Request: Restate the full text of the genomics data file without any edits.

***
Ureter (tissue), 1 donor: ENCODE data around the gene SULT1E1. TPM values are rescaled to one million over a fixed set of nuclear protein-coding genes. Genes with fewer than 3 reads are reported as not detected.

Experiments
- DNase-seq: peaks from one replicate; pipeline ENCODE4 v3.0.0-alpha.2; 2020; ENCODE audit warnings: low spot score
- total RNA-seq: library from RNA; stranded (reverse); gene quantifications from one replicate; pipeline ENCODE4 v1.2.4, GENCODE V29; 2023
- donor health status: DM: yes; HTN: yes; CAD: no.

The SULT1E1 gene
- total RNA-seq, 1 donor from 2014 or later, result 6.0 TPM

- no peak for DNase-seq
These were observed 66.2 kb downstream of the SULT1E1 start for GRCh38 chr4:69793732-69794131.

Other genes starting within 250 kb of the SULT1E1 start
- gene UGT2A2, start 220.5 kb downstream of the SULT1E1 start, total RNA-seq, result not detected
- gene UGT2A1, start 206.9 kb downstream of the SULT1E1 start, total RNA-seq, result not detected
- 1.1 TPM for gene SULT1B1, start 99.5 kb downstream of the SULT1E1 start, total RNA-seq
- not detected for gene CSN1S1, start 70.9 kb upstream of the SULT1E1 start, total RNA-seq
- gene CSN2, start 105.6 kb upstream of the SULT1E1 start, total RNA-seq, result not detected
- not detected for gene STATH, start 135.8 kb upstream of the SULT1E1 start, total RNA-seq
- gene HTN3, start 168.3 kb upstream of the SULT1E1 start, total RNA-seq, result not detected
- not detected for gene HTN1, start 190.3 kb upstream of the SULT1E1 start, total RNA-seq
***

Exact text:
Ureter (tissue), 1 donor: ENCODE data around the gene SULT1E1. TPM values are rescaled to one million over a fixed set of nuclear protein-coding genes. Genes with fewer than 3 reads are reported as not detected.

Experiments
- DNase-seq: peaks from one replicate; pipeline ENCODE4 v3.0.0-alpha.2; 2020; ENCODE audit warnings: low spot score
- total RNA-seq: library from RNA; stranded (reverse); gene quantifications from one replicate; pipeline ENCODE4 v1.2.4, GENCODE V29; 2023
- donor health status: DM: yes; HTN: yes; CAD: no.

The SULT1E1 gene
- total RNA-seq, 1 donor from 2014 or later, result 6.0 TPM

- no peak for DNase-seq
These were observed 66.2 kb downstream of the SULT1E1 start for GRCh38 chr4:69793732-69794131.

Other genes starting within 250 kb of the SULT1E1 start
- gene UGT2A2, start 220.5 kb downstream of the SULT1E1 start, total RNA-seq, result not detected
- gene UGT2A1, start 206.9 kb downstream of the SULT1E1 start, total RNA-seq, result not detected
- 1.1 TPM for gene SULT1B1, start 99.5 kb downstream of the SULT1E1 start, total RNA-seq
- not detected for gene CSN1S1, start 70.9 kb upstream of the SULT1E1 start, total RNA-seq
- gene CSN2, start 105.6 kb upstream of the SULT1E1 start, total RNA-seq, result not detected
- not detected for gene STATH, start 135.8 kb upstream of the SULT1E1 start, total RNA-seq
- gene HTN3, start 168.3 kb upstream of the SULT1E1 start, total RNA-seq, result not detected
- not detected for gene HTN1, start 190.3 kb upstream of the SULT1E1 start, total RNA-seq